Saturday, July 13, 2024

All You Need to Know About crypto futures contracts

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Staff Writer
Staff Writer
Africa Feeds Staff writers are group of African journalists focused on reporting news about the continent and the rest of the world.

There are many methods to earn using cryptocurrencies – advanced crypto platforms propose many different tools for trading from the easiest to complex.

For example, if you are afraid to risk, you may just buy a crypto asset and hold it for a long time until its price drastically changes for the better (grows). Thus, you receive a profit without much worry and without the need to monitor the market changes 24/7.

However, most trading strategies imply your everyday participation in the process – track the price charts, open and close numerous positions many times a day, or a week, a month.

Some tools allow making passive income when you invest funds and hold them on a crypto exchange, receiving interest for it (it is called staking). One of the riskiest methods is crypto futures.

What Is a Futures Contract?

Futures have been used for oil, gold, and metals for hundred years now. Interestingly, with the emergence of the market of digital assets, they found their place in this field too, and quite successfully. It is an advanced trading strategy that demands deep knowledge and a lot of practice.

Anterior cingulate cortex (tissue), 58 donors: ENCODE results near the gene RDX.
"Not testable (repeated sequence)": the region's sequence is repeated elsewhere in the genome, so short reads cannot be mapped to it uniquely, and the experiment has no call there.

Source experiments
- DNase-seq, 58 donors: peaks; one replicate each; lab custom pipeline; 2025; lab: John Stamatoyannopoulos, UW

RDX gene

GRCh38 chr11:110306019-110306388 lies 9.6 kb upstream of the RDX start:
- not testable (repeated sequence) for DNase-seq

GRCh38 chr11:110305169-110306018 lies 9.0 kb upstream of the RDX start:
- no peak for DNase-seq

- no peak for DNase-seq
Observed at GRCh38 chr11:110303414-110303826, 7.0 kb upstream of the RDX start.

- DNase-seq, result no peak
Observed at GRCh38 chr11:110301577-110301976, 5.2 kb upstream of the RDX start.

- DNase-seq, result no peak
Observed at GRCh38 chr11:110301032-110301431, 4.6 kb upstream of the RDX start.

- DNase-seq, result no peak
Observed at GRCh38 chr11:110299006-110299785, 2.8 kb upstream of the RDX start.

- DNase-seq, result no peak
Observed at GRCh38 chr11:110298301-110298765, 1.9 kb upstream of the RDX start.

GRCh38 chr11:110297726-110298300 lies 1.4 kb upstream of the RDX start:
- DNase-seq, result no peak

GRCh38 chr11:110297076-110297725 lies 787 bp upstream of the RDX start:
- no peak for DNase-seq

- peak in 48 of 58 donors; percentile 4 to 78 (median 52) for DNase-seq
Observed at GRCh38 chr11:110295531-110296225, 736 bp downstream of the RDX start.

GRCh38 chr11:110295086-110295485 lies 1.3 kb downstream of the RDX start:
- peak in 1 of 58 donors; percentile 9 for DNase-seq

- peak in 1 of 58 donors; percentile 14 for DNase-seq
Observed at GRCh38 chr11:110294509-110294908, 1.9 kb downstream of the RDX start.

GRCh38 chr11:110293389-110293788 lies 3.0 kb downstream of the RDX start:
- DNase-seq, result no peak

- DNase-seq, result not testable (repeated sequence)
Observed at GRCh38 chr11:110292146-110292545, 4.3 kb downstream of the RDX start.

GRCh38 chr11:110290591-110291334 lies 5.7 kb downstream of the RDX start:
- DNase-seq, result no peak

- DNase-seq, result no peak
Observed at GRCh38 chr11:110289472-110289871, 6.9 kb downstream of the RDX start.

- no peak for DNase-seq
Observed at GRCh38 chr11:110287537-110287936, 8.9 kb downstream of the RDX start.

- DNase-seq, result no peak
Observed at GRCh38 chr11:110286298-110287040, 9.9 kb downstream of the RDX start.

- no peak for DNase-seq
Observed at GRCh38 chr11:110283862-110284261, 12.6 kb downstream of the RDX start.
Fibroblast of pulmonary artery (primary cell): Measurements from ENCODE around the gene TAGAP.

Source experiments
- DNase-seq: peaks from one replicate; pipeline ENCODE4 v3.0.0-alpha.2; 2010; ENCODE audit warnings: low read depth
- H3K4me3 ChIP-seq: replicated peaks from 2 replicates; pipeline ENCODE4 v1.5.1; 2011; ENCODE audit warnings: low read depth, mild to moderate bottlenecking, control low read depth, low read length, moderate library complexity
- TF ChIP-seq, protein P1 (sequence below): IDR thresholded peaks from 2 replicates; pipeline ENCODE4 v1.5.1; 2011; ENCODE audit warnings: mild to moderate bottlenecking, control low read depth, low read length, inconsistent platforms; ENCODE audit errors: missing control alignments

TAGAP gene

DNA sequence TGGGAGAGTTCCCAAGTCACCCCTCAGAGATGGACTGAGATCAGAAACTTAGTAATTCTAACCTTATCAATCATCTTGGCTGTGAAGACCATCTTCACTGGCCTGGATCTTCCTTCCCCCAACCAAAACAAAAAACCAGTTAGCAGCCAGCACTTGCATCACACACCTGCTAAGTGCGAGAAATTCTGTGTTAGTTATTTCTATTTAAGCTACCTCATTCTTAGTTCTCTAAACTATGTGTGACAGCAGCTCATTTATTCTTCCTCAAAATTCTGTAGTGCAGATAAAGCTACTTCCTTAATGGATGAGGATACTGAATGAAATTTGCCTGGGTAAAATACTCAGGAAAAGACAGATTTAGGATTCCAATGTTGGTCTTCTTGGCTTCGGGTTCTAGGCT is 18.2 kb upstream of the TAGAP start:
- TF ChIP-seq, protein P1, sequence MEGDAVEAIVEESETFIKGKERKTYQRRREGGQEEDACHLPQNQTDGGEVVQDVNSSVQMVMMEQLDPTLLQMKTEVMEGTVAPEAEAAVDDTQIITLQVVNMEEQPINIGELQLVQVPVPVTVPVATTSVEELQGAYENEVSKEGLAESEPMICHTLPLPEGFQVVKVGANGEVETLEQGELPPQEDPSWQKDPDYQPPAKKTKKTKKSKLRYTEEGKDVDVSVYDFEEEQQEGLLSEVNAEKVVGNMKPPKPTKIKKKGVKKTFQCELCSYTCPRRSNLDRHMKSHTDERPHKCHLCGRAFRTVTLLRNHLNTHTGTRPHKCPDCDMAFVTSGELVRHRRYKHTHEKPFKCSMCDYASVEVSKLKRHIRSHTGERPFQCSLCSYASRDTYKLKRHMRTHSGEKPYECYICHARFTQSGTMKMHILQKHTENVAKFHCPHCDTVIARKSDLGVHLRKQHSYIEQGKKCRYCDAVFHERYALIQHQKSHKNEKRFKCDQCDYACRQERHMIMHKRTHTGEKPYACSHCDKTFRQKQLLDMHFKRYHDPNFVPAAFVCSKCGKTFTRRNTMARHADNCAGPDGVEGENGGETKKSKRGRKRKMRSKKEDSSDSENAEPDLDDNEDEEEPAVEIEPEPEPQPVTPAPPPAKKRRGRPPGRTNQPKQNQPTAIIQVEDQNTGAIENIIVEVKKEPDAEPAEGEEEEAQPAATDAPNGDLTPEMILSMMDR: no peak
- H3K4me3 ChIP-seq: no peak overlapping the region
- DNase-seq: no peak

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It is like price speculations – you suppose the further asset’s rate and “bet” on it.

You actually don’t have to possess the currency but only make a contract on buying it.

The most often used trading futures contracts are made with BTC.

The Principle Of Futures Contract Work

If you ever witnessed how the crypto futures function, you probably did not notice anything special about it – traders open long and short positions. However, futures are not the same as spot trading. You do not necessarily purchase an asset but work with its price.

Example. You are sure that the BTC price will increase and know the appropriate term for this growth. You create a long position for buying BTC on the exact date and at a settled price. If you think the BTC rate will fall, you set a short position.

Then you wait for the contract’s expiration and see if your forecast was correct. If you were right and the BTC price really moved up (down) as you predicted, you get your rewards. If it turns out that you were mistaken, you fail.

There are also contracts with no end date. The same rules work here – you go long or short. The asset’s price is maintained closer to the spot market due to a mechanism of funding that some crypto platforms implement.

In this mechanism, “long” and “short” parties pay fees to each other. The size of fees depends on how the asset’s price behaves related to the rate set in the contract.

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